Curve picks Thought Machine to power its new instalments startup Curve Credit

Hot on the heels of it bringing its Series B round to a hefty $125m in July, Thought Machine has now been tapped to power Curve’s new credit and loan startup Curve Credit.

Thought Machine is a cloud native core banking technology company. The deal will see it combine its offering with Curve’s payment solutions, resulting in customers being able to pay for purchases in instalments, just as the buy now, pay later market is heating up.

Curve Credit customers will be able to apply credit both retrospectively and prospectively by utilising Thought Machine’s core platform and Curve’s ‘Go Back in Time’ technology.

Furthermore, Curve Credit will augment customer credit scores using their transaction history across various bank accounts, aiming to give customers greater transparency and flexibility in the borrowing decisions they make.

“Unbeatable financial services organisations are those which embrace modern, cloud native technology, like Curve,” said Paul Taylor, CEO of Thought Machine. “We look forward to working alongside Shachar [Bialick, Curve’s founder and CEO,], Paul [Harrald], and the Curve team, to bring this truly unseen proposition to the market. Our teams share a passion for building expertly-engineered products that give customers choice and flexibility in managing their finances, and to do so in a meaningful way.”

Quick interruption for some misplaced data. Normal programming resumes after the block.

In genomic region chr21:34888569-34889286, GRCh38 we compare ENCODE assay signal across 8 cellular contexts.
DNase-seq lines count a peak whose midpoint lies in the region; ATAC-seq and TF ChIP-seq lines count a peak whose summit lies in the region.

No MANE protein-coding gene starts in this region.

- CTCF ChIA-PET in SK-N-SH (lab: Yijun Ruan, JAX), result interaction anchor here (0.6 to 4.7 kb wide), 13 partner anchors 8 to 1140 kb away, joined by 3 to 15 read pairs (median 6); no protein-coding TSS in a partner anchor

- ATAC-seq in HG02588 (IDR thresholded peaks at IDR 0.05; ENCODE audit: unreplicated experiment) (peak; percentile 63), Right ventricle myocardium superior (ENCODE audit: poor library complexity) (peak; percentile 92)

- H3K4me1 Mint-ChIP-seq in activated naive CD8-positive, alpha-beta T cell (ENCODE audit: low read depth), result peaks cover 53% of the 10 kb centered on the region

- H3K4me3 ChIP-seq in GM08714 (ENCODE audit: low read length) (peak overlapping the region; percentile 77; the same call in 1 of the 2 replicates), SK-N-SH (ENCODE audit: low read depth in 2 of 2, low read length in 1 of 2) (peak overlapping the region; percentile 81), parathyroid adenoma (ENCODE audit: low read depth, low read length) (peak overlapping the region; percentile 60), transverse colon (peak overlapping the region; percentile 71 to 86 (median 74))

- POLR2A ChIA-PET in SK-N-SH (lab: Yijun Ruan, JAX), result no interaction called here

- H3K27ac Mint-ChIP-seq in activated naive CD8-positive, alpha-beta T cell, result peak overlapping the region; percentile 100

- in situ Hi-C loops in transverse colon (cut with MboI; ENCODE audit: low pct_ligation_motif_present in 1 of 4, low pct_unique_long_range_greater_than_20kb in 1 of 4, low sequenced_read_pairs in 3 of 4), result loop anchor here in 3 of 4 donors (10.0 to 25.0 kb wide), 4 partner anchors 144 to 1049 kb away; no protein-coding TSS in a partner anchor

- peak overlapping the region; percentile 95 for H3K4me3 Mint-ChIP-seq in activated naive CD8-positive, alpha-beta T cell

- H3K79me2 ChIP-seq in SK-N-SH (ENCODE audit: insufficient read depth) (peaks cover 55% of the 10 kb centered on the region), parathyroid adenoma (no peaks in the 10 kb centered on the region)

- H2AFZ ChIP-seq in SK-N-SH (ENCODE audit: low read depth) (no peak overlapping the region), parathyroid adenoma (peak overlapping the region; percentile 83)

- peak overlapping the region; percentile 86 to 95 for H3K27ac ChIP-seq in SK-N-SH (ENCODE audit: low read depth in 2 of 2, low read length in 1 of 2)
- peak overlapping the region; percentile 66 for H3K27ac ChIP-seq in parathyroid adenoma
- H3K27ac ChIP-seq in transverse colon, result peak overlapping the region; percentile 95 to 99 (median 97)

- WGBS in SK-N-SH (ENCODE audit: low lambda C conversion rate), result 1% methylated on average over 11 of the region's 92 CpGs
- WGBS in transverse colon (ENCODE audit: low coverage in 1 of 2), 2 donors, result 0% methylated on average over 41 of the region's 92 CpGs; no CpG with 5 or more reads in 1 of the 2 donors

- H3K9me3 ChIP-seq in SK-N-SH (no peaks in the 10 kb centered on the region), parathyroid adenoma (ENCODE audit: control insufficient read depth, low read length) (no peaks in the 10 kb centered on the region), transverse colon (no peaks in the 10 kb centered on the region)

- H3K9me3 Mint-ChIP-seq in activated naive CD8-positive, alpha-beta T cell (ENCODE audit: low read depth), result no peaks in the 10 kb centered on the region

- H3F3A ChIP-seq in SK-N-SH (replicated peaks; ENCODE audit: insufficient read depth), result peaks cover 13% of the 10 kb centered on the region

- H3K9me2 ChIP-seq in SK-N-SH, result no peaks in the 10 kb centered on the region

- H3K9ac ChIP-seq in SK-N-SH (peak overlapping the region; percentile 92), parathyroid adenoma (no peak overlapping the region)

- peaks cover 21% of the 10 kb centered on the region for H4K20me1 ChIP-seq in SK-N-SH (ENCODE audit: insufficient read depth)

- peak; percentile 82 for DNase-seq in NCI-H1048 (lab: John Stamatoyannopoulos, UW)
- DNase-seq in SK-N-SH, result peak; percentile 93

Harrald, head of Curve Credit, shared the excitement. “Thought Machine is the only technology that allows us to deliver the flexibility and manageability we desired for our customers,” he said. “Curve Credit’s ethos is about responsible lending and responsible borrowing. Alongside Curve OS, this three-way dynamic will be able to give each customer the clearest possible terms via a simple and beautiful product and experience.”

The news comes as the buy now, pay later market is heating up. For instance, Swedish unicorn Klarna raise a massive $650m round in September that turned it into Europe’s most valuable FinTech company at a $10.65bn valuation.

Moreover, PayPal launched a similar instalments solution in the US in September, which was launched in the UK last week.

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